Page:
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Family Remembers Life and Legacy of Kidnapped Libyan Human Rights Activist

Mansur Rashid Kikhia’s family lives in McLean and Vienna area.

The family of kidnapped Libyan human rights activist Mansur Rashid Kikhia commemorated his life and legacy on Saturday, Jan. 12, 2013.  From left, Bisan Toron, Rashid Mansur Kikhia, widow Baha Omary Kikhia and Jihan Kikhia.

The family of kidnapped Libyan human rights activist Mansur Rashid Kikhia commemorated his life and legacy on Saturday, Jan. 12, 2013. From left, Bisan Toron, Rashid Mansur Kikhia, widow Baha Omary Kikhia and Jihan Kikhia. Photo by Donna Manz.

Nineteen years ago, on Dec. 10, 1993, Libyan human rights activist and lawyer Mansur Rashid Kikhia, was kidnapped from his hotel room in Cairo, Egypt and spirited out of the country. Last month—December, 2012—Kikhia’s death in Tripoli was confirmed to his family, now living in the Vienna and McLean areas. On Saturday, Jan. 12, Kikhia’s family and friends celebrated the life of a man dedicated to human rights for all.

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Libyan human rights activist Mansur Rashid Kikhia was kidnapped from his Cairo hotel room on Dec. 10, 1993. His death was confirmed to his family in December of 2012.

“Mansur Kikhia was advocating for democracy and the protection of human rights and freedom for all the Arab nations since the beginning of his career,” said daughter Jihan Kikhia. “He was a visionary, which made him an early pioneer of the recent revolution in Libya.”

Mansur Rashid Kikhia served as Libyan Minister of Foreign Affairs from 1972 to 1973, Libyan Ambassador to the United Nations, and Permanent Libyan Representative to the United Nations. At the U.N., Kikhia served as president of the U.N. Security Council in September 1976 and in October 1977. He was a leader in promoting and creating the International Day of Persons with Disabilities in the United Nations.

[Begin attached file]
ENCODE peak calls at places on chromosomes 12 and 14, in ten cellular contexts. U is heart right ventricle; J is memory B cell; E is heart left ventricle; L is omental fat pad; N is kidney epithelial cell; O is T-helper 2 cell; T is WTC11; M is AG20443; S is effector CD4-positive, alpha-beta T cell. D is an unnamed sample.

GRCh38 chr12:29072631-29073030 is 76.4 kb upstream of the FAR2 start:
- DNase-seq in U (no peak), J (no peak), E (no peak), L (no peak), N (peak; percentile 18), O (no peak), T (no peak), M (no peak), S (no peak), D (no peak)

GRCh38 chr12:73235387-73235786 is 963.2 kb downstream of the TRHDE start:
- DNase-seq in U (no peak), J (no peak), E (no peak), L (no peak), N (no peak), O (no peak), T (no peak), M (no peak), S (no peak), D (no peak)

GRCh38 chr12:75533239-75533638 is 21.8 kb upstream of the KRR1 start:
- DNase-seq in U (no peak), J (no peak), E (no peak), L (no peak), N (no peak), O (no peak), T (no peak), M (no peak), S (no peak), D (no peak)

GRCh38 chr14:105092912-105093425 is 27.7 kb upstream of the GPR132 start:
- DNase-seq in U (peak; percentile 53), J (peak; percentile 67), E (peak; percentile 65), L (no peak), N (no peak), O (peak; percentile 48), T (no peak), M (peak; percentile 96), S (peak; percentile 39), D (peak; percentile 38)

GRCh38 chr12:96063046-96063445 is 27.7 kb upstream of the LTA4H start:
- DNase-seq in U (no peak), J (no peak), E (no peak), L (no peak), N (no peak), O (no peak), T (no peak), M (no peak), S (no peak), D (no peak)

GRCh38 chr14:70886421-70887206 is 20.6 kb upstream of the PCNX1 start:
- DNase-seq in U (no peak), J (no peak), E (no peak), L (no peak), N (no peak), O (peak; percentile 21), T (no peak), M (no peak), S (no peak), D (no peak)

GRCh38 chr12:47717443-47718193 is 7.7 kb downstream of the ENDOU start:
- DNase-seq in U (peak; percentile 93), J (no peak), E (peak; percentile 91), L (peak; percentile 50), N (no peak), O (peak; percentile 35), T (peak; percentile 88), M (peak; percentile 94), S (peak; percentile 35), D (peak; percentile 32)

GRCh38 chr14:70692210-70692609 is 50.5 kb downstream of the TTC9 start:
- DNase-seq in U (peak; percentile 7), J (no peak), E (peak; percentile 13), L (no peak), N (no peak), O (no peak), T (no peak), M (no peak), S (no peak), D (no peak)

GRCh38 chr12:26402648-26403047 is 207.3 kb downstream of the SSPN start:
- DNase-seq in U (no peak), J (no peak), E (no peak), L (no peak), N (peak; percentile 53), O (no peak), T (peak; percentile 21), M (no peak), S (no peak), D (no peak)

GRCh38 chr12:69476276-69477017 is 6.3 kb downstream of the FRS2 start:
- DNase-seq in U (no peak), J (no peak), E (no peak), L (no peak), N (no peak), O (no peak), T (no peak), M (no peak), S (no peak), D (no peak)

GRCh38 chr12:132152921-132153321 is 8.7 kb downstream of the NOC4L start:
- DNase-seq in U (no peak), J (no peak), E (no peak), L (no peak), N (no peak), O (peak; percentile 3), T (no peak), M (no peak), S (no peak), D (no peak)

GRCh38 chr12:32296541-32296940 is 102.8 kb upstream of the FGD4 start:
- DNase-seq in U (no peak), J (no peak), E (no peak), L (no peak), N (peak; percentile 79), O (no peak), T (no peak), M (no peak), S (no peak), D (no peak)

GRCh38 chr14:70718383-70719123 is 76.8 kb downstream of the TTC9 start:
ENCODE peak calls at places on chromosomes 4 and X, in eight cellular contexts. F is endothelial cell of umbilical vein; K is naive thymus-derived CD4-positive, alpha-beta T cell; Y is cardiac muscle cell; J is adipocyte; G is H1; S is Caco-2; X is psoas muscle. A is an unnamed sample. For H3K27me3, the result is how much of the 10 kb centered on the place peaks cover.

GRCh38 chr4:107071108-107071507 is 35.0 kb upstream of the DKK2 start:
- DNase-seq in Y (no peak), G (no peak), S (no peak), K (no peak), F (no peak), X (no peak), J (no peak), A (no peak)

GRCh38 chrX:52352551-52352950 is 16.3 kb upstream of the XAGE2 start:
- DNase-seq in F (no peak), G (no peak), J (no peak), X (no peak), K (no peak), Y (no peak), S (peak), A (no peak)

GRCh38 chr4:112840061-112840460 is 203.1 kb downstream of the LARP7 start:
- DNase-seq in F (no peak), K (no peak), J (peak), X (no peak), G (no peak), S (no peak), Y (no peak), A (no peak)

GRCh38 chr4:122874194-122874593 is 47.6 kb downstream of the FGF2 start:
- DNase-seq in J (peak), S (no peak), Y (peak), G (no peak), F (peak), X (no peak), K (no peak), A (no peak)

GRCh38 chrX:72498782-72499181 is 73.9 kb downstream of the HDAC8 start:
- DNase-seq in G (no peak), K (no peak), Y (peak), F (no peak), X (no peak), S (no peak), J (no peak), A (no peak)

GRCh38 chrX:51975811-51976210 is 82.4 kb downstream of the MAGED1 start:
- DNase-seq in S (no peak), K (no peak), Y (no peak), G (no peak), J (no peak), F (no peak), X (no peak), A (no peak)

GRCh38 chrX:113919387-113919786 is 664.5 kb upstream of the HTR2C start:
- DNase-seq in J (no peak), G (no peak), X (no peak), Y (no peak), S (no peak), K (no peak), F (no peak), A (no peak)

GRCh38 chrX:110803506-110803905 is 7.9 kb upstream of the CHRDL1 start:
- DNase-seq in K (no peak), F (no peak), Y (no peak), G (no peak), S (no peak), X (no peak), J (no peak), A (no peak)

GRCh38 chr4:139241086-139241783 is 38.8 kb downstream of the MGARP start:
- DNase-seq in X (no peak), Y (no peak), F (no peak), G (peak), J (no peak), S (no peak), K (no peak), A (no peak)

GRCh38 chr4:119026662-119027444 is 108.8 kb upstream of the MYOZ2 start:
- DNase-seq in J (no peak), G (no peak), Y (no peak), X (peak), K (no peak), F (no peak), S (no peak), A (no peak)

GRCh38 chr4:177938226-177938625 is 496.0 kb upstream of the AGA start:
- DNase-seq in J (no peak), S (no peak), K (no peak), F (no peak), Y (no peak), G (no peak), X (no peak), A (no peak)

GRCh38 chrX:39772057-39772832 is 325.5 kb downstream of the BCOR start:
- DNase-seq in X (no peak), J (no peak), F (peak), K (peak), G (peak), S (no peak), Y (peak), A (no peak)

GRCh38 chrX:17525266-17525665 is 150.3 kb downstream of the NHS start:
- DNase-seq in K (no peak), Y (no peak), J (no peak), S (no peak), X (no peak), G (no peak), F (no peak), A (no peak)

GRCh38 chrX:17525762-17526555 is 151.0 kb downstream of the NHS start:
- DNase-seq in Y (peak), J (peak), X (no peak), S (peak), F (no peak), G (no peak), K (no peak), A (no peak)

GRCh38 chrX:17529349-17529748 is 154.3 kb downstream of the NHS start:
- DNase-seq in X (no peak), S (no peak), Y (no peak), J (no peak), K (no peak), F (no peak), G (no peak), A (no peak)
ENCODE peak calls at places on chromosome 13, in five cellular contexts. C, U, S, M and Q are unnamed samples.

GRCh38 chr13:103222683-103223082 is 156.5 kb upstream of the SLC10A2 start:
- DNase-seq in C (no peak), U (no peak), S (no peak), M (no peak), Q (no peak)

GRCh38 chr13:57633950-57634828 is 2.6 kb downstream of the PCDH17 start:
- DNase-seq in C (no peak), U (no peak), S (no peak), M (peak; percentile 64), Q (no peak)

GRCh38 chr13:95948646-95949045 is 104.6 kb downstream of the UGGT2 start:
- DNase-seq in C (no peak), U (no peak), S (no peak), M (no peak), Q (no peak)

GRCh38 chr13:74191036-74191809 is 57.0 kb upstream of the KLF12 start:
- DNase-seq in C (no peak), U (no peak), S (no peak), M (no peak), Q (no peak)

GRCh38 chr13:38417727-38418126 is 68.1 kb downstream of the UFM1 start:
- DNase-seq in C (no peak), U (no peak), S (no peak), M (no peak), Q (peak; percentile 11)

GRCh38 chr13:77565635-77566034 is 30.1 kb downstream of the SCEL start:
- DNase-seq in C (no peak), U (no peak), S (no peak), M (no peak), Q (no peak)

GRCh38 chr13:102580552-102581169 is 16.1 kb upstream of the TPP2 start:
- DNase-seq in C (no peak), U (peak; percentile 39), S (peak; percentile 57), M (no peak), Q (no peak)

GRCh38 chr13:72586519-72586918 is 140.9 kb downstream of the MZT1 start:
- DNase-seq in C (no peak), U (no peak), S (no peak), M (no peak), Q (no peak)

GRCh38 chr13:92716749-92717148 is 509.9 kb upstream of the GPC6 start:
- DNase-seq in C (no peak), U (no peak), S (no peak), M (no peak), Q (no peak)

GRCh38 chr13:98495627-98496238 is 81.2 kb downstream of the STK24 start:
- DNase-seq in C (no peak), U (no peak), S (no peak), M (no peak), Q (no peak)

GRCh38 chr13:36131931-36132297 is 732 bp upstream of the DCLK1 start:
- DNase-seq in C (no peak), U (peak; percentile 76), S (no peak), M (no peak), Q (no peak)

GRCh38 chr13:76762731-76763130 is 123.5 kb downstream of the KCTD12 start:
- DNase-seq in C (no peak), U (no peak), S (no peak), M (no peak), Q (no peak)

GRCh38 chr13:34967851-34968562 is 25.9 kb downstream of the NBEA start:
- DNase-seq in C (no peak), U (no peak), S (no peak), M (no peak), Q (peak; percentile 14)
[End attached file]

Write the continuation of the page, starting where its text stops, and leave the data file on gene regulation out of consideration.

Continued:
In protest to the killing and torture perpetrated by Al-Gaddafi’s regime, Kikhia resigned from the Libyan government in 1980, publicly protesting against government-supported atrocities. After he separated himself from the Libyan government, he continued his opposition movement in Paris, France.

“Mansur was probably kidnapped because he was seen by the Gaddafi regime as a great threat to his government.”

—Family friend and supporter Larry Ekin

“Mansur Kikhia's story highlights the need for humankind to constantly work hard to protect and promote our most basic human rights, even in the face of life's most difficult struggles,” said Kikhia.

Family and friends say that Kikhia was a leading opposition figure to Muammar Al-Gaddafi, and they suspect it was pro-Al-Gaddafi supporters behind the kidnapping. Kikhia aimed to unite Libya’s opposition groups to create a powerful front against Al-Gaddafi’s oppressive regime, said Mansur Rashid Kikhia’s daughter, Jihan “Jiji” Kikhia. When Kikhia disappeared from Cairo, he was attending an Arab Organization for Human Rights meeting, of which he was a founder. International Human Rights Day falls on Dec. 10.

Family friend and supporter Larry Ekin also believes that it was supporters of Gaddafi that kidnapped Kikhia, possibly with the cooperation of people inside Egypt. “How else did they spirit him out of the country,” Ekin asks.

“Mansur was probably kidnapped because he was seen by the Gaddafi regime as a great threat to his government,” said Ekin. “Not because of military might but because of his integrity and credibility. He had the reputation and the ability to unite various groups in opposition to Gaddafi’s regime. He also had credibility with the U.N.”

With Gaddafi’s fall and death Kikhia’s case was reopened. In December of 2012, Kikhia’s death was confirmed to his family.

“So, although the end of his life was a tragedy, we are here to acknowledge and commend what he did while he was a free man with a heroic vision in a world full of limitations,” said Kikhia. “We are fighting for the completion of his story and to honor his life as he selflessly did for others.”